Country of Trial: Qatar
Charge: Murder
Sentence: 3 Years
The California Innocence Project represented Matt & Grace Huang alongside a team of legal and political experts coordinated by the David House Agency.

Grace & Matthew Huang

Years Served: 2

On December 3, 2014, Matthew and Grace Huang boarded a plane for Los Angeles and escaped their nightmare.  The Huangs are an American couple from Los Angeles, California who moved to Qatar with their three adopted young children in 2012. Matthew, a Stanford-trained engineer, was there to help oversee a major infrastructure project related to the 2022 World Cup improvements. On January 15, 2013, the Huangs’ eight year-old daughter, Gloria, died unexpectedly in Doha. Gloria had not been ill, at least not outwardly so. Her body showed no signs of trauma or other violence. Nonetheless, the Qatari police immediately suspected foul play. They arrested the Huangs and put their other two children in an orphanage. Qatari officials subsequently charged Matthew and Grace with murdering Gloria based on a theory that they planned to harvest her organs or to conduct medical experiments on her, and accused the Huangs of obtaining all three of their children via human trafficking. If convicted, the minimum sentence was 25 years in prison, but prosecutors sought the death penalty.

Ultimately, although no evidence was introduced to support the prosecution’s case and ample evidence was introduced to establish innocence, the Huangs were convicted on a negligence theory and sentenced to three years in prison. The prosecution’s case consisted of a fraudulent autopsy report, fabricated police testimony, and a distorted version of the legal adoption proceedings. No science or forensic evidence supported the conviction. Gloria’s body showed no signs that she had been abused and witnesses testified that she was active and happy.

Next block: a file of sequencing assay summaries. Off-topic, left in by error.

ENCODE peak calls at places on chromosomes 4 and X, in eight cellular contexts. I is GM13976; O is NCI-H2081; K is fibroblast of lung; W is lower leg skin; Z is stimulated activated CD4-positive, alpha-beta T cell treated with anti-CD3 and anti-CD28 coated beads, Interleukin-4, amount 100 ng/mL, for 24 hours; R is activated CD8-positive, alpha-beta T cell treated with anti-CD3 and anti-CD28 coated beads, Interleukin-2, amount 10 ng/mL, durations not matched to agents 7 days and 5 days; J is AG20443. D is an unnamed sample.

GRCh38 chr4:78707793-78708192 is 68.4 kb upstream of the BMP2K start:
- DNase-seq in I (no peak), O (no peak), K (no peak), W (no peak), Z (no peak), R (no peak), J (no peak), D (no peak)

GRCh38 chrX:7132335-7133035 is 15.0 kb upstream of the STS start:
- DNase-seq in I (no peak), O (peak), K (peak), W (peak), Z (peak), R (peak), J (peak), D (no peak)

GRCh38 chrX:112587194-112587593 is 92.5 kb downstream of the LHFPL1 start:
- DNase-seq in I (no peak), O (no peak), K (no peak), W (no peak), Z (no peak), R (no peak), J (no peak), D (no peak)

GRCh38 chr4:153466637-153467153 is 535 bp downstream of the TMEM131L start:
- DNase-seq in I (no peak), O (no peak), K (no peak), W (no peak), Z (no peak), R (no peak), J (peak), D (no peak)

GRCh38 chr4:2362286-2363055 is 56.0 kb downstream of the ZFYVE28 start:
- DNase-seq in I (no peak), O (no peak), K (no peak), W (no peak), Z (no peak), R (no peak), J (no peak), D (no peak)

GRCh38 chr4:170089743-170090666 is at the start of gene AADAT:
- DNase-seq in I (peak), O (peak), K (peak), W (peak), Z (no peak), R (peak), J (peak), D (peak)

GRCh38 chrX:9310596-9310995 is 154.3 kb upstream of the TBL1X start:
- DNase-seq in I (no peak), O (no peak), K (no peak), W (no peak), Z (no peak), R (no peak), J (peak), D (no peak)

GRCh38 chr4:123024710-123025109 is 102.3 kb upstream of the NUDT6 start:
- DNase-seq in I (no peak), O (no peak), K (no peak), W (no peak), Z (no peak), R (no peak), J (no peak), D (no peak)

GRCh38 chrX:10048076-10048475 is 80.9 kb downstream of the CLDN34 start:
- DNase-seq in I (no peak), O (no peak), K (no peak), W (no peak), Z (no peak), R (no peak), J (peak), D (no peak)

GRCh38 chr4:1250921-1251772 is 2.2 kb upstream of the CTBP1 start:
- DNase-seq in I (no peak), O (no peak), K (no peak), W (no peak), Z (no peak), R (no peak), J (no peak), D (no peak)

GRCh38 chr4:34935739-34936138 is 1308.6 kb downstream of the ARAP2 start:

Prior to her adoption by the Huangs, Gloria was born into extreme poverty in Ghana and was not adopted until she was four years old. When she arrived in the United States she had Giardia, a parasitic condition that can be difficult to eradicate and can cause a nutritional problem — i.e., impair the body’s ability to absorb nutrients from food. She later tested positive for Vitamin D deficiency and had other unusual blood work that, in retrospect, indicated a continuing malabsorption problem. From time to time she would exhibit an eating disorder — common among children with backgrounds similar to hers — where she would refuse food for days at a time and then eat more than an adult. Other times she would eat food from the garbage even when she had healthy food available. Yet most of the time she was vibrant and seemingly healthy.

Although it is still not known what caused Gloria’s death, the medical and other evidence shows that Gloria clearly did not die of starvation. A human body does not starve to death very easily. It takes significant time for the body to break down all its resources. A few days of not eating would not cause a child to starve. At trial, independent witnesses testified they saw Gloria eat on January 11, 2013, four days before she died. In addition, independent witnesses visited the Huangs’ home on the evening of January 14, 2013, the evening before Gloria died. They saw Gloria sitting with the family that night at their dinner table and walking around, including up the stairs to her room to go to bed. They testified that she appeared happy and healthy. As a matter of medical science, a child who is one day away from starvation certainly would not be able to walk and would appear gravely ill.

The Huang convictions were reversed by the Qatari Appeals Court and they were found to be innocent on November 30, 2014.

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